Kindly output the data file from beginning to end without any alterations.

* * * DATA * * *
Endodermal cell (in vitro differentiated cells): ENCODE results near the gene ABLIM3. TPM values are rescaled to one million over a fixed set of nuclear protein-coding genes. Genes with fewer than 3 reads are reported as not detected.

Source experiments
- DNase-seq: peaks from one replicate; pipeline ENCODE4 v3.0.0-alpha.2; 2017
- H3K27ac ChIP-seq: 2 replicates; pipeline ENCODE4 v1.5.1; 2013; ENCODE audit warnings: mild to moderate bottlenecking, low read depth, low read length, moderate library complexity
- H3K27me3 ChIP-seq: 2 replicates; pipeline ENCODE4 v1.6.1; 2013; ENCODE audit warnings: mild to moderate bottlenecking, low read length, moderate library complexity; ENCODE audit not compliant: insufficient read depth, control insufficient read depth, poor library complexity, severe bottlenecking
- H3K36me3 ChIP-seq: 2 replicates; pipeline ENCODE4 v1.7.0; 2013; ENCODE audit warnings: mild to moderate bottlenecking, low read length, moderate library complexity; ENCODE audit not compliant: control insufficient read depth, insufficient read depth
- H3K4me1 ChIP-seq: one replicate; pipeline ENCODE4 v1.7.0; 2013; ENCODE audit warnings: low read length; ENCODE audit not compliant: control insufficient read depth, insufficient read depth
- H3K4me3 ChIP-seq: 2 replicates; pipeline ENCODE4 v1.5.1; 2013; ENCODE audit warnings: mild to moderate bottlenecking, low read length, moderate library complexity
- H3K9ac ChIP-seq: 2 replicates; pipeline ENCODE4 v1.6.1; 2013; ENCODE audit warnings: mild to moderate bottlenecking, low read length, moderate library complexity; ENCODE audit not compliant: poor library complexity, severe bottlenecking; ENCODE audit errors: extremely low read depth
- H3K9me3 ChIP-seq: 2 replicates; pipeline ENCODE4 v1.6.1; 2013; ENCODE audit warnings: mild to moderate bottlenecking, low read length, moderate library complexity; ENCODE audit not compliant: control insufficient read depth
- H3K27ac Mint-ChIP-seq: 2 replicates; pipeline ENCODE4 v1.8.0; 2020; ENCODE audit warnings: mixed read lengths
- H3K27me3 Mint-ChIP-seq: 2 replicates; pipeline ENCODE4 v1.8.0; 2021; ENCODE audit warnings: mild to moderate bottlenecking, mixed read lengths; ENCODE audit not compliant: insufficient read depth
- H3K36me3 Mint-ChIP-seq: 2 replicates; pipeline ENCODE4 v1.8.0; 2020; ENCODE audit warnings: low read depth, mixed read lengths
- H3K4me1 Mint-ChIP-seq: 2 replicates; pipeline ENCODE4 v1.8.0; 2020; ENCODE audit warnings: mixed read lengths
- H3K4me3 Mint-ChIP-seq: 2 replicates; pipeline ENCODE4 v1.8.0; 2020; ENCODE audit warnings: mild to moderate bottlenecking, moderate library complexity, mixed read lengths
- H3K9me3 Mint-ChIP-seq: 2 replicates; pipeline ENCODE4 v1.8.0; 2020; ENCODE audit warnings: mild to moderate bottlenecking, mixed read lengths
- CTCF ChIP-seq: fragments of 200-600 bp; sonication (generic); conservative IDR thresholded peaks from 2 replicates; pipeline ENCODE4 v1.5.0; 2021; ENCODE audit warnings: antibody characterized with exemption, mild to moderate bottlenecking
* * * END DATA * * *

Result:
Endodermal cell (in vitro differentiated cells): ENCODE results near the gene ABLIM3. TPM values are rescaled to one million over a fixed set of nuclear protein-coding genes. Genes with fewer than 3 reads are reported as not detected.

Source experiments
- DNase-seq: peaks from one replicate; pipeline ENCODE4 v3.0.0-alpha.2; 2017
- H3K27ac ChIP-seq: 2 replicates; pipeline ENCODE4 v1.5.1; 2013; ENCODE audit warnings: mild to moderate bottlenecking, low read depth, low read length, moderate library complexity
- H3K27me3 ChIP-seq: 2 replicates; pipeline ENCODE4 v1.6.1; 2013; ENCODE audit warnings: mild to moderate bottlenecking, low read length, moderate library complexity; ENCODE audit not compliant: insufficient read depth, control insufficient read depth, poor library complexity, severe bottlenecking
- H3K36me3 ChIP-seq: 2 replicates; pipeline ENCODE4 v1.7.0; 2013; ENCODE audit warnings: mild to moderate bottlenecking, low read length, moderate library complexity; ENCODE audit not compliant: control insufficient read depth, insufficient read depth
- H3K4me1 ChIP-seq: one replicate; pipeline ENCODE4 v1.7.0; 2013; ENCODE audit warnings: low read length; ENCODE audit not compliant: control insufficient read depth, insufficient read depth
- H3K4me3 ChIP-seq: 2 replicates; pipeline ENCODE4 v1.5.1; 2013; ENCODE audit warnings: mild to moderate bottlenecking, low read length, moderate library complexity
- H3K9ac ChIP-seq: 2 replicates; pipeline ENCODE4 v1.6.1; 2013; ENCODE audit warnings: mild to moderate bottlenecking, low read length, moderate library complexity; ENCODE audit not compliant: poor library complexity, severe bottlenecking; ENCODE audit errors: extremely low read depth
- H3K9me3 ChIP-seq: 2 replicates; pipeline ENCODE4 v1.6.1; 2013; ENCODE audit warnings: mild to moderate bottlenecking, low read length, moderate library complexity; ENCODE audit not compliant: control insufficient read depth
- H3K27ac Mint-ChIP-seq: 2 replicates; pipeline ENCODE4 v1.8.0; 2020; ENCODE audit warnings: mixed read lengths
- H3K27me3 Mint-ChIP-seq: 2 replicates; pipeline ENCODE4 v1.8.0; 2021; ENCODE audit warnings: mild to moderate bottlenecking, mixed read lengths; ENCODE audit not compliant: insufficient read depth
- H3K36me3 Mint-ChIP-seq: 2 replicates; pipeline ENCODE4 v1.8.0; 2020; ENCODE audit warnings: low read depth, mixed read lengths
- H3K4me1 Mint-ChIP-seq: 2 replicates; pipeline ENCODE4 v1.8.0; 2020; ENCODE audit warnings: mixed read lengths
- H3K4me3 Mint-ChIP-seq: 2 replicates; pipeline ENCODE4 v1.8.0; 2020; ENCODE audit warnings: mild to moderate bottlenecking, moderate library complexity, mixed read lengths
- H3K9me3 Mint-ChIP-seq: 2 replicates; pipeline ENCODE4 v1.8.0; 2020; ENCODE audit warnings: mild to moderate bottlenecking, mixed read lengths
- CTCF ChIP-seq: fragments of 200-600 bp; sonication (generic); conservative IDR thresholded peaks from 2 replicates; pipeline ENCODE4 v1.5.0; 2021; ENCODE audit warnings: antibody characterized with exemption, mild to moderate bottlenecking